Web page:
2 minute read


I think one of the biggest things people struggle with is managing their time. This is especially true when you consider all the responsibilities a person has in a low to mid level management job. More often than not, a person in a low level management position not only has a responsibility to take care of the day-to-day operations of a team, but they are also expected to produce work similar to the team they manage.

That can be a daunting task.

One thing I have found that helps with that kind of responsibility and workload is to divide and conquer.

Let me explain.

I recently spoke with somebody who had been promoted to a new position in the company and was struggling with the overwhelm that comes with it. As we talked I suggested that what he really had was one job with a couple of different areas of responsibility. When we looked at it, they were:

  • Technical Lead
  • HR Management (people reported to him)
  • Product Lead

In the Technical Lead area he is responsible for making decisions on technology and consulting with the developers when they have questions about architecture.

In the HR Manager area he has the responsibility to manage PTO requests and discuss salary changes with the people who report to him as well as discuss any HR related issues which arise with them.

Finally, in the Product Lead role he is responsible to make sure the technical teams know and understand the direction the product is going and to negotiate scope with the Product Owner if there are some major scope tasks which the team runs into. He is also responsible to make sure technical debt is defined and worked on in each sprint.

As we discussed the different roles we realized that one way he could get his schedule under control would be if he managed his time so that meetings and tasks could be grouped into one of the three areas. For example, he could set aside a day for each area during the week and ask for meetings in those areas only for those days. He could also schedule time each of those days for no meetings so he could focus on performing tasks in each of those areas.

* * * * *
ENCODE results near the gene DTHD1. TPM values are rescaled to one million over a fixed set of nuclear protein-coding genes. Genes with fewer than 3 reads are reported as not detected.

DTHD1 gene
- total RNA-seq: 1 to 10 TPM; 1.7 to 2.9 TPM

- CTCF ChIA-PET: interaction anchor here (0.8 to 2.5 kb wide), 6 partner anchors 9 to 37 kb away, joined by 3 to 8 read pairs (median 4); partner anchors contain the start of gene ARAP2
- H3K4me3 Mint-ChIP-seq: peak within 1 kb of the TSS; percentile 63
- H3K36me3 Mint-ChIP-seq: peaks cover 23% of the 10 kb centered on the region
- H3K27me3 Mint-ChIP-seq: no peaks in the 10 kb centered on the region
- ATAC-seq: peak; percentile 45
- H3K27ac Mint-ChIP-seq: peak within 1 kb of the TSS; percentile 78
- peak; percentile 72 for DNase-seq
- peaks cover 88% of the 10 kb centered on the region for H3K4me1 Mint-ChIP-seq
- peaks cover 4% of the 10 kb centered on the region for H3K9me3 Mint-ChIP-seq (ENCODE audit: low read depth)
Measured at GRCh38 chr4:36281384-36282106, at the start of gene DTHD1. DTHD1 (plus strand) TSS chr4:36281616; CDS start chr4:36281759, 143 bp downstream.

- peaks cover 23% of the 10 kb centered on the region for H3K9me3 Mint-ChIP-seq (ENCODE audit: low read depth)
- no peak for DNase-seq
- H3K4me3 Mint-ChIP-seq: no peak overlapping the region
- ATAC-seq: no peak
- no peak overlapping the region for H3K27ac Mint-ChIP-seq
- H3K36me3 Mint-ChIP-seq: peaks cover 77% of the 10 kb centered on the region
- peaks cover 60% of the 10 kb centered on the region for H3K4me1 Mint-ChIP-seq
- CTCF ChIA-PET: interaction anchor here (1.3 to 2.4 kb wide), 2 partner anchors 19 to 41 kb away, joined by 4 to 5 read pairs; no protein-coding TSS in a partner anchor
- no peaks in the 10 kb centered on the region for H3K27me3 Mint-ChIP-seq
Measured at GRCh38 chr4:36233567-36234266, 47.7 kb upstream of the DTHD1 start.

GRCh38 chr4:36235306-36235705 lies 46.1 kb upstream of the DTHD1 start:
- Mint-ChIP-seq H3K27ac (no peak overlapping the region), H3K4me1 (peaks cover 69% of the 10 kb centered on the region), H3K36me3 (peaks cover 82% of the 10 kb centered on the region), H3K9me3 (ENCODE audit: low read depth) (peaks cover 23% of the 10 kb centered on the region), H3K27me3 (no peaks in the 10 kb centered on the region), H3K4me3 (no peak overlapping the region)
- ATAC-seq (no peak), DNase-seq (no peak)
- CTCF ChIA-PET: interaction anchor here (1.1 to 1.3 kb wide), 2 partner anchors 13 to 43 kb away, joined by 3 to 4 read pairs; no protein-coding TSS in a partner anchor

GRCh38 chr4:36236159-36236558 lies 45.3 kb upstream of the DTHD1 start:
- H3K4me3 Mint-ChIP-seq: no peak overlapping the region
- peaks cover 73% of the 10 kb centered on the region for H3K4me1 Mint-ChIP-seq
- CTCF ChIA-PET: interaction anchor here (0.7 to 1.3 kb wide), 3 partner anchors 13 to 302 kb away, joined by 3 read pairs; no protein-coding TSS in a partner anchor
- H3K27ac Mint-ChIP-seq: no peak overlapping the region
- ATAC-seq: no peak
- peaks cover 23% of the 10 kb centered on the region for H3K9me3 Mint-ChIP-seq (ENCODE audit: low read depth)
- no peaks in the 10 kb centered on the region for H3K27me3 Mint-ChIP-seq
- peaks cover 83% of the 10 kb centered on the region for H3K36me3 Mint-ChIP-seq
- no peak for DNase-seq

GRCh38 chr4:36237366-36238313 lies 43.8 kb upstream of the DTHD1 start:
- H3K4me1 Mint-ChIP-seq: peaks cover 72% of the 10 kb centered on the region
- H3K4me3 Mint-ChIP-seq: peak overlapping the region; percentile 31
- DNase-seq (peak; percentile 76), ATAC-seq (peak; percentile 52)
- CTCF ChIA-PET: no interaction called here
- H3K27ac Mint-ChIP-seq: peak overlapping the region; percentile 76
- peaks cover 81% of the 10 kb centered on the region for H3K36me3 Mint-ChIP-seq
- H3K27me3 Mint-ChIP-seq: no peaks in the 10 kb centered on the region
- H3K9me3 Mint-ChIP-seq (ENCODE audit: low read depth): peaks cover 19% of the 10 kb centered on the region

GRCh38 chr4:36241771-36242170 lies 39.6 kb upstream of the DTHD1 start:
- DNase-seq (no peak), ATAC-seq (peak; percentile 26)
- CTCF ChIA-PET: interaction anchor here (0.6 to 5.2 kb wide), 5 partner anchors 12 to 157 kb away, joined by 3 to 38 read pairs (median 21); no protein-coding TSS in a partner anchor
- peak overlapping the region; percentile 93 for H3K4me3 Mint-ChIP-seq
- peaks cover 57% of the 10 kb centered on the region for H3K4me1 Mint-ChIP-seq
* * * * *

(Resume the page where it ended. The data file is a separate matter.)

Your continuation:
For the other two days, he could have those left for ad-hoc meetings or he could schedule two days for those areas he felt needed more time. Over time I believe he could help people communicate with others when he was available for meetings in those areas.

Organizing your days this way can have a number of benefits.

  1. Reduces context switching. A person can focus on related tasks and reduce the amount of overhead it would take in order to get them done.
  2. Manage time more efficiently. By grouping similar tasks time can be devoted to the tasks in manageable chunks.
  3. Manage interruptions. As people get used to the idea that certain tasks are done at certain times of the week, they can plan for it and group similar meetings on the same days. If possible even scheduling similar rooms and people so there is less travel and wasted time.

Would it be easy? No. I think there are lots of organizations where this would be almost impossible to implement. However, I also believe that some form of this would be possible in just about any organization as long as the benefits were communicated well.

Lego image is “The Lego Overflow” by Reiterlied